“… The soul’s bliss and suffering are bound together like the grasses…” —From “Twilight: After Haying,” a poem by Jane Kenyon
The Land Institute has taken as its symbol an unassuming tuft of prairie grass. The part of this plant we normally see is only the tip of the iceberg, however. When founder Wes Jackson appeared at Colorado College a few years ago, the small grass plant he displayed was eclipsed hundreds of times over by a vast web of filigree roots that rambled on beneath it for several feet. This deceptively unobtrusive plant is the perfect metaphor for the Land Institute’s own mission: re-establishing the notion that the people of the rural plains come with a similar root structure that is just as invisible, vast, and profound, a resource worthy of respect and preservation, a foundation for building on, rather than for simply plowing under and forgetting.
I grew up on a mid-sized farm a stone’s throw from Jackson’s Land Institute, which is located on a winding gravel road just outside Salina, Kan. Once a year, when the Land Institute holds a festival in a barn and brings together an eccentric audience to hear from a chorus of countercultural prophets, I try to stop by and savor the early autumn sun glinting on the blooming sunflowers and migrating monarchs, the ripe apples and pears spilling from scattered trees, the views of the Smoky River in this beautiful but quiet spot.
Kentucky writer and philosopher Wendell Berry was on the program again this year. (He and Jackson have been close friends and collaborators since he first appeared at this same event 30 years ago.) Despite having traveled 700 miles west, Berry talked unapologetically and at length about the attributes of his own native land, a fertile topic he has plowed repeatedly in his career. By the time I left I was looking around at the sorghum fields fringed by hedgerows and silo-studded farms with the passion and gratitude of the perennially homesick. Berry’s contention — in books like his recent Imagination in Place — is that our souls require us to re-inhabit our roots, our families of origin, our native communities and landscapes, in spite of a culture that has taught us to denigrate those things in the name of progress. For example, he makes this observation of his college years (which resonates with me): “The question before us, seemed to be, not how we might fit ourselves and our book knowledge into our home landscapes, but how we would fit into our careers, which is to say our exile.” Of course, Berry is famous for ending his own exile by returning to a small farm in Kentucky (as he describes it, “about a mile from the house where my mother was born and raised and about five miles from my father’s home place”) after graduating from Stanford and living briefly in New York City (the pre-eminent literary capital, then and now). A phenomenal talent, he managed in spite of remoteness to publish prolifically and to make the choice of going home a fertile theme of his work.
It was in reading Imagination in Place that I came across the lyric fragment above from a poem by Jane Kenyon. (Former poet laureate Donald Hall and his wife Jane also left New York City to live at Hall’s family farm in rural New Hampshire in the later years of their lives.) It’s a line that echoes again the solemnity of the native grass and the humanity of the dwindling population that continues to live in concert with it.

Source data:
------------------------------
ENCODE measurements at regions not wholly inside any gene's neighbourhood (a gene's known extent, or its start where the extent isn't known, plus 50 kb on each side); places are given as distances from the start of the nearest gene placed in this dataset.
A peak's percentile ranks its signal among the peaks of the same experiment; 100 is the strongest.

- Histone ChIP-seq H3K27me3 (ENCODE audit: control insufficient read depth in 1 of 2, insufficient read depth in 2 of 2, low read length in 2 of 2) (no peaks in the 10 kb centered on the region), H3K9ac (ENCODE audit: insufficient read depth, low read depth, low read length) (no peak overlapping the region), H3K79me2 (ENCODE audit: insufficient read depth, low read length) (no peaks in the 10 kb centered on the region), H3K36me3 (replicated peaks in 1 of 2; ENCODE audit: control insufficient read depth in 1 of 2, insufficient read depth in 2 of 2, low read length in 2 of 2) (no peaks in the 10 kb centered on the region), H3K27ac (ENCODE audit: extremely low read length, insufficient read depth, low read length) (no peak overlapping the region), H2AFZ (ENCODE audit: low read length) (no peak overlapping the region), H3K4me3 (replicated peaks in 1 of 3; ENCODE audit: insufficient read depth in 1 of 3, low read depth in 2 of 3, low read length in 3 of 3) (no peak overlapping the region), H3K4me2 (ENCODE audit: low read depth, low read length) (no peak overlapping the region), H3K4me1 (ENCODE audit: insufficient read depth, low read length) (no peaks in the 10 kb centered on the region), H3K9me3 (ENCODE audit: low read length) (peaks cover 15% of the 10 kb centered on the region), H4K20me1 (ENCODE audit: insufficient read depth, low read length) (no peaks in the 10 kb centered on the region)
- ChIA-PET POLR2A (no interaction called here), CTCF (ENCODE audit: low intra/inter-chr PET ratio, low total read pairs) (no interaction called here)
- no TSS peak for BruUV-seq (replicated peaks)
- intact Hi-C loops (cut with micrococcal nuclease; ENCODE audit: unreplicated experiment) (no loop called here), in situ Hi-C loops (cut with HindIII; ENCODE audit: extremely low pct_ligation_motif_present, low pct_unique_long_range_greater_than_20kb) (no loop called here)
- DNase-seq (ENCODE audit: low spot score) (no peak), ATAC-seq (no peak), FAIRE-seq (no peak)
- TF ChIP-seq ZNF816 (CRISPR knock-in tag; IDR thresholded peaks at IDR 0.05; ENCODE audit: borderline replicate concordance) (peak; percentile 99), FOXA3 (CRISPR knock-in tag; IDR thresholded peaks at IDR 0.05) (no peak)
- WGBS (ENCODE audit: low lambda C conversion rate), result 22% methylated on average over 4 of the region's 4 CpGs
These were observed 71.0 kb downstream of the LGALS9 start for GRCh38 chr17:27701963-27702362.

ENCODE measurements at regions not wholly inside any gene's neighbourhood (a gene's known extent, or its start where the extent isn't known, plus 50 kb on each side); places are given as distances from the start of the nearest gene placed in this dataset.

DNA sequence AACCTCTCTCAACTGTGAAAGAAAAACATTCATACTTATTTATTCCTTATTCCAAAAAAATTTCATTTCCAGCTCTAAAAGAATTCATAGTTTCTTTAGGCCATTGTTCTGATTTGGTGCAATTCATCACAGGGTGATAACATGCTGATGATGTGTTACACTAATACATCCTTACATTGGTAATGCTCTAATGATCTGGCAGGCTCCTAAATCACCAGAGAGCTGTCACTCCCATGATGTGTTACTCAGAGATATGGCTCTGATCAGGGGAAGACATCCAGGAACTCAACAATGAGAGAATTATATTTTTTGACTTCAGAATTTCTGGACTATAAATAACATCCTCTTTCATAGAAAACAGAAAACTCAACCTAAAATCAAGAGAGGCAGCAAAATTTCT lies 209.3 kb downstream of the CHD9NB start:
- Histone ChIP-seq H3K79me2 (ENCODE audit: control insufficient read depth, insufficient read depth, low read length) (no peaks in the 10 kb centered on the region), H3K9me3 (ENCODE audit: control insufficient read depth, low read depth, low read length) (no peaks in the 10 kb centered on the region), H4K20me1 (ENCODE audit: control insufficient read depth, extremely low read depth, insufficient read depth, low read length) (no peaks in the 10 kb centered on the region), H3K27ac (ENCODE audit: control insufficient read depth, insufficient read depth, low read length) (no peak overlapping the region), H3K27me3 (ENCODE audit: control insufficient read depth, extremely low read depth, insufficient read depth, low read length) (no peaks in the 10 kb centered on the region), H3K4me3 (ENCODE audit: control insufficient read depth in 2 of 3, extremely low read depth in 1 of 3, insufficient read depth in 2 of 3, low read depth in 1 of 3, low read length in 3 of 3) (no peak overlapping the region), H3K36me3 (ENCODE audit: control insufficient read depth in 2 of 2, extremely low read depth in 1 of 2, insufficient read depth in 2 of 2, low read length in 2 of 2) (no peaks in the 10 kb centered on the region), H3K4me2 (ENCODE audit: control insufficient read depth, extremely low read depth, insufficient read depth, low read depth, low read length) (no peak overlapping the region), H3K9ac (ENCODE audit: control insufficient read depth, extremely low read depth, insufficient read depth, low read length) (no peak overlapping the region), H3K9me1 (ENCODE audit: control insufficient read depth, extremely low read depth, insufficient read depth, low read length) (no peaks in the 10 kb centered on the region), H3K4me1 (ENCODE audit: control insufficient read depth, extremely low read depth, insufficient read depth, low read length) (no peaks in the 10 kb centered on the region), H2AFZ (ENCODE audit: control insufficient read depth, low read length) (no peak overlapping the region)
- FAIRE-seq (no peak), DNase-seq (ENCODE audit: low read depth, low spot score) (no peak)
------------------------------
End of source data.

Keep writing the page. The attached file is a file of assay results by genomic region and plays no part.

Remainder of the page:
Kent Wheatley, the founder of Seed Savers Exchange, also spoke at the Prairie Festival. Coupled with hearing Bill McDorman, who spoke earlier this year at Colorado College, I was prompted to return again to a book I’ve long intended to read about one of the world’s original seed savers: Where Our Food Comes From: Retracing Nicolay Vavilov’s Quest to End Famine by ethnobotanist Gary Paul Nabhan.
What fascinating armchair travel! The obvious theme here is the importance of biodiversity. But on dramatically vivid display is the remarkable ingenuity and adaptive wisdom of farmers, whether growing crops in the remote highlands of central Asia, the mythical Nile River Valley, the richly blessed Mediterranean or the impoverished Hopi and Navajo Indian Reservations of the American Southwest. Despite growing up in the farm fields that comprise the American breadbasket, I needed this refresher course on the breadth and wealth of Ethiopian agrarianism and other ancient hotbeds of agricultural innovation. When agriculture dies out, so do diverse crops. Perhaps most importantly, so do the farmers. Maybe today’s monoculture farming is drifting toward something resembling the unsatisfying wasteland of middle management that inhabits modern jungles of corporate cubicles. Work should be independent, engaging, worthy of humanity’s intellectual capacities, completely unlike most of the current jobs open to jobseekers. Reading Nabhan’s book revives the question of what global culture values, how it measures progress, wealth and achievement, and what these views mean for the lifestyle of the average person.
The Land Institute is unique for being a private institution shaped around the whims of its brilliant if at times curmudgeonly founder (recipient of a prestigious MacArthur grant and a “Right Livelihood” award). Jackson’s own Becoming Native to this Place is a beautifully written classic on the unsettling of rural America (to use a term taken from the title of a Wendell Berry essay collection that plows a similar furrow.) It should probably be required reading in all college agriculture programs, if only for the sake of discussion, but it’s not.
As the days get shorter and the evenings longer, any of these books are a potential source of satisfying immersion. And for a nice introduction to Wes Jackson, read the opening pages of an extensive interview with him published in October issue of The Sun magazine.